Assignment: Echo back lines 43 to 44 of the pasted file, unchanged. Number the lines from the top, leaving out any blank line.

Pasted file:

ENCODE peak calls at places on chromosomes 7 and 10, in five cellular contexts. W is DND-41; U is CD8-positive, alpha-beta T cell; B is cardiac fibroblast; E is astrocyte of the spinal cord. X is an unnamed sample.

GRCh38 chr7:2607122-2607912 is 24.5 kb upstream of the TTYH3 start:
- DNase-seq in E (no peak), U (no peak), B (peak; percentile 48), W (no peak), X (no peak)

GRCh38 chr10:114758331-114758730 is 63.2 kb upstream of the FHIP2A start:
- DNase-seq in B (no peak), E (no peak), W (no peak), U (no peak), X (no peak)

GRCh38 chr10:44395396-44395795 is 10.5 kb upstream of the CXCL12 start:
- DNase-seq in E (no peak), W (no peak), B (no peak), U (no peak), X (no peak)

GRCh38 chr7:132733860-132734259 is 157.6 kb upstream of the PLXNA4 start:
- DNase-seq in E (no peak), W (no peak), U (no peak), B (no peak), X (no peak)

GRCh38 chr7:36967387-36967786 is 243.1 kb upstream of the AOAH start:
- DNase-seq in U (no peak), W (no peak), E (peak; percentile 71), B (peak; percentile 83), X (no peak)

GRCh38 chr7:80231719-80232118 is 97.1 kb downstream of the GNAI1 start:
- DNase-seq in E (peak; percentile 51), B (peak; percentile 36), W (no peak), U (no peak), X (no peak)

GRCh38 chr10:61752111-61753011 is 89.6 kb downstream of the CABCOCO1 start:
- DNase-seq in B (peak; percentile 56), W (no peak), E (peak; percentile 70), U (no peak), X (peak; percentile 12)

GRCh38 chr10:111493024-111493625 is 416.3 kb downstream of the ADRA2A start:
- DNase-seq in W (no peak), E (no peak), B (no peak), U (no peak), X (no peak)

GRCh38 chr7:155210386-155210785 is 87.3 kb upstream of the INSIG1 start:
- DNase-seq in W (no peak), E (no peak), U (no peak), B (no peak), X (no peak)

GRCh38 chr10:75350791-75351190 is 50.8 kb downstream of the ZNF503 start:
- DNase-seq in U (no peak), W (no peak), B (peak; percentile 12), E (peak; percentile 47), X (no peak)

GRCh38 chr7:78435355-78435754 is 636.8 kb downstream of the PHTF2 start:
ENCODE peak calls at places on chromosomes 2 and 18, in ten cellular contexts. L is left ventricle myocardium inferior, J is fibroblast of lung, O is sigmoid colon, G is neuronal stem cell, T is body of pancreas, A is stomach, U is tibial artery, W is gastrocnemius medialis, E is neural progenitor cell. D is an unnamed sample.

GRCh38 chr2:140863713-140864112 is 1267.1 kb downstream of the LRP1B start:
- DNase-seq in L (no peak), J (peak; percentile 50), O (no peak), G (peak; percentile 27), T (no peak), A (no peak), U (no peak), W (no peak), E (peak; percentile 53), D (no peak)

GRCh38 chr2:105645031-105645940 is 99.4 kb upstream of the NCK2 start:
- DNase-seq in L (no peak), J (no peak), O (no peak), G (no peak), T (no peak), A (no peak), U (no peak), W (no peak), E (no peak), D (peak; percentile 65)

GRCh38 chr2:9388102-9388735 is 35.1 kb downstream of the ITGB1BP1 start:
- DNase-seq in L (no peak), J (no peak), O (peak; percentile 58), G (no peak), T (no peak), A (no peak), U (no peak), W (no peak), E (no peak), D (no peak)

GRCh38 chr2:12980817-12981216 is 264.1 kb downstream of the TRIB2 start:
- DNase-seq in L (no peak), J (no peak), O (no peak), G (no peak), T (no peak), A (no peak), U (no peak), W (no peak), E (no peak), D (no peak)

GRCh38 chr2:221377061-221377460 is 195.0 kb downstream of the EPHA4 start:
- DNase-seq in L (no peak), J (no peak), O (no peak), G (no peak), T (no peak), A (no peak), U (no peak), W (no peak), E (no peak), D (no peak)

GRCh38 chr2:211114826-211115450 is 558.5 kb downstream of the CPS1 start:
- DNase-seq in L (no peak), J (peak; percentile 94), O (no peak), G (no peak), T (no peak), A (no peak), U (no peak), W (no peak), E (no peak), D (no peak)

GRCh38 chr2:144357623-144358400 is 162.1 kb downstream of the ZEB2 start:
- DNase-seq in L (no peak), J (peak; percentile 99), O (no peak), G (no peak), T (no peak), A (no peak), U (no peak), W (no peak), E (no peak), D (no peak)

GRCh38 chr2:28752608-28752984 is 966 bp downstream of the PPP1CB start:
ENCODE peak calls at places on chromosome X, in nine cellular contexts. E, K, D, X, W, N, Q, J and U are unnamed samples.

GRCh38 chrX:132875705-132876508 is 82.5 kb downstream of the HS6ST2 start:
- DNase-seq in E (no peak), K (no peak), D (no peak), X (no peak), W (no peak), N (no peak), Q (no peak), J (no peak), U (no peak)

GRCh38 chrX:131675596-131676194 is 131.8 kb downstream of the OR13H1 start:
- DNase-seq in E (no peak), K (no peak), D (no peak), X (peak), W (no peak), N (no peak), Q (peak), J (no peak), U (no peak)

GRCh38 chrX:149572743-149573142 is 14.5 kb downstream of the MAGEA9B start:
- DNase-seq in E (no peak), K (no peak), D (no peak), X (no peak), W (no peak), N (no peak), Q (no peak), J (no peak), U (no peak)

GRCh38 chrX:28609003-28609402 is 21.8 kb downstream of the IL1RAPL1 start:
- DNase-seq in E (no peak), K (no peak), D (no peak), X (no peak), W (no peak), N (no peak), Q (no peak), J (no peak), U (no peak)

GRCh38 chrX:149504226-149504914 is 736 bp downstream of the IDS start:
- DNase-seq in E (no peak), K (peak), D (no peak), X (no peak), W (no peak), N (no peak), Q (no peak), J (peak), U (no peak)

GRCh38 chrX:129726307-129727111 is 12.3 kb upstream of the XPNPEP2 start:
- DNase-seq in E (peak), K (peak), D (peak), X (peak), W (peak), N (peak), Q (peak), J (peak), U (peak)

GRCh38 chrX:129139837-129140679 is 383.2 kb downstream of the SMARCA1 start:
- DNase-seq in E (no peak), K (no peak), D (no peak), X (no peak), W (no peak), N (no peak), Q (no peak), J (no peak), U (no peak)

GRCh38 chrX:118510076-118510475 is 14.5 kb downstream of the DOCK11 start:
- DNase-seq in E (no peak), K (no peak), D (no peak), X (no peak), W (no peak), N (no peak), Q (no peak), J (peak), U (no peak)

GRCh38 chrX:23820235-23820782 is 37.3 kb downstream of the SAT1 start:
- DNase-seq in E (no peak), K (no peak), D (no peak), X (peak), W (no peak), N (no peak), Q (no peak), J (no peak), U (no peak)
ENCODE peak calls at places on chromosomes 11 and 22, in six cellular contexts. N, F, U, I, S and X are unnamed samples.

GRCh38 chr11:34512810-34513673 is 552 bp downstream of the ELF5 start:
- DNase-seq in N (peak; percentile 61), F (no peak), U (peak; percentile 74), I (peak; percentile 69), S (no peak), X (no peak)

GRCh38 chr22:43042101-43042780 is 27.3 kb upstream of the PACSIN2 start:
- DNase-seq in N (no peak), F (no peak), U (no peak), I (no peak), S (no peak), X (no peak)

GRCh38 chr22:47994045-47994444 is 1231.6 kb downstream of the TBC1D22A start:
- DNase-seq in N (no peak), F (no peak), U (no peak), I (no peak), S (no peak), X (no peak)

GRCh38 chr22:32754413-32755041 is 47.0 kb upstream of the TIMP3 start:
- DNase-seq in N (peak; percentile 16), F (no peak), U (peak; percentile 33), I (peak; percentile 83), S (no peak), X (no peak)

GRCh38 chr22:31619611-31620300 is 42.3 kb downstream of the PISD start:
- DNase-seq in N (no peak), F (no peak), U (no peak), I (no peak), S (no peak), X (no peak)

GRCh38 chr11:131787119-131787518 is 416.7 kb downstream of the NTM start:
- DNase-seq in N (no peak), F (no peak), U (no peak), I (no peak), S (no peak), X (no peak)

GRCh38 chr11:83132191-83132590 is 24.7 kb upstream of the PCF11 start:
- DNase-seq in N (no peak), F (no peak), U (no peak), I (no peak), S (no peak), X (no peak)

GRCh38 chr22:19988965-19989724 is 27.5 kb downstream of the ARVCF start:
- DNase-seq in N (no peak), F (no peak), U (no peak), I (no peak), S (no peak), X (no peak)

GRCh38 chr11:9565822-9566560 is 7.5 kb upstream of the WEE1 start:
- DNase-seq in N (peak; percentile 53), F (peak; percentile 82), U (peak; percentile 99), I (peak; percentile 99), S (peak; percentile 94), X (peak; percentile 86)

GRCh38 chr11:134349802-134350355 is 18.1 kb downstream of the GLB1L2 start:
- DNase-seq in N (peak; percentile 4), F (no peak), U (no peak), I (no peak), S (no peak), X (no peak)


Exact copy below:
- DNase-seq in E (no peak), K (no peak), D (no peak), X (peak), W (no peak), N (no peak), Q (peak), J (no peak), U (no peak)

GRCh38 chrX:149572743-149573142 is 14.5 kb downstream of the MAGEA9B start: